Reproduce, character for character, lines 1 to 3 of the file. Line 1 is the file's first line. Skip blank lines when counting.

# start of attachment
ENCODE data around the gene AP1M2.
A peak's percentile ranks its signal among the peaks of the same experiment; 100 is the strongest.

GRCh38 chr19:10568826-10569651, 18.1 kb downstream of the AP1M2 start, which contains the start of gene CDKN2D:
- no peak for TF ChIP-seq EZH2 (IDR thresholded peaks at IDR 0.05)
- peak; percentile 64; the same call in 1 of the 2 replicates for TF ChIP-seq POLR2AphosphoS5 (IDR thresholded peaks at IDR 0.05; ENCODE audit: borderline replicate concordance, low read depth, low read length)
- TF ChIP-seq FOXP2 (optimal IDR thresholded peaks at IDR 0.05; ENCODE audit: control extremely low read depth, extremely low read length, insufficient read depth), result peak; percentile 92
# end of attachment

ENCODE data around the gene AP1M2.
A peak's percentile ranks its signal among the peaks of the same experiment; 100 is the strongest.

GRCh38 chr19:10568826-10569651, 18.1 kb downstream of the AP1M2 start, which contains the start of gene CDKN2D: